Study Provides Breakthrough Information on Musical Synesthesia
Synesthesia is often a popular topic among musicians. We talk about tone color when we play is relates to the quality of sound produced with the instrument, but talk of associating music with colors brings a whole new dimension to descriptive side of music. People with synesthesia experience certain internal triggers when their senses pick up a sound or a word that cause them associate multiple senses with just one trigger: days have a certain flavor; individual numbers have certain colors. In music, many people claim that certain tonalities or notes cause them to experience colors, thus bringing the idea of tone-color to a completely different level.
Although research on synesthesia has grown over the years, the relationship between music and color has lagged behind other studies. Now a recent study is making up for that, providing fascinating information on what happens in the brains of people with synesthesia as they listen to music:
Synaesthetes showed significantly greater brain activity in an area called the inferior parietal cortex (IPC). The IPC is associated with many tasks including spatial-dynamic processing, mental imagery, attention control and visuo-motor control. It can be thought of as one of the important relay stations in the brain, where input from different sensory areas comes together for processing. The authors suggested that the hyper activity in this area might be behind the extrasensory ‘binding’ that is characteristic of ton-colour synaesthesia – coupling together trigger and response sensory areas via disinhibited feedback.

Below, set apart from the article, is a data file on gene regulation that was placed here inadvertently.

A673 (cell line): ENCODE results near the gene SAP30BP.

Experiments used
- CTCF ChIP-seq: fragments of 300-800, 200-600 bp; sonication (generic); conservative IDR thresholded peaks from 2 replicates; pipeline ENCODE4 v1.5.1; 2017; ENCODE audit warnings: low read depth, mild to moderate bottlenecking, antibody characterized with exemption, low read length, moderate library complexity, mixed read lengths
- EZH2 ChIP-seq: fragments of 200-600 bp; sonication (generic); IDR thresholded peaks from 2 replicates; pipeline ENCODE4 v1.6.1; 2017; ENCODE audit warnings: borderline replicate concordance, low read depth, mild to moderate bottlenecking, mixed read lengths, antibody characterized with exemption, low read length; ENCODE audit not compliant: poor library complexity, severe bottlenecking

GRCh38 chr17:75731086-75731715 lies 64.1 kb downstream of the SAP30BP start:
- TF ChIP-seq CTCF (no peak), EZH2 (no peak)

What this means is that the IPC, which is an area in the brain responsible for the perception of multiple senses, becomes overactive in synaesthetes, so that when they listen to music, the IPC starts to mix the sense of sight with what the listener hears. This binding of the two senses creates the tone-color experience that so many musicians are familiar with. But this is only the first step. There is plenty more to uncover about sound/color synesthesia and many amazing accounts to hear from people with this condition. Do any readers out there identify with this experience? What do you hear (or see!) when you listen to a piece of music? Comment below!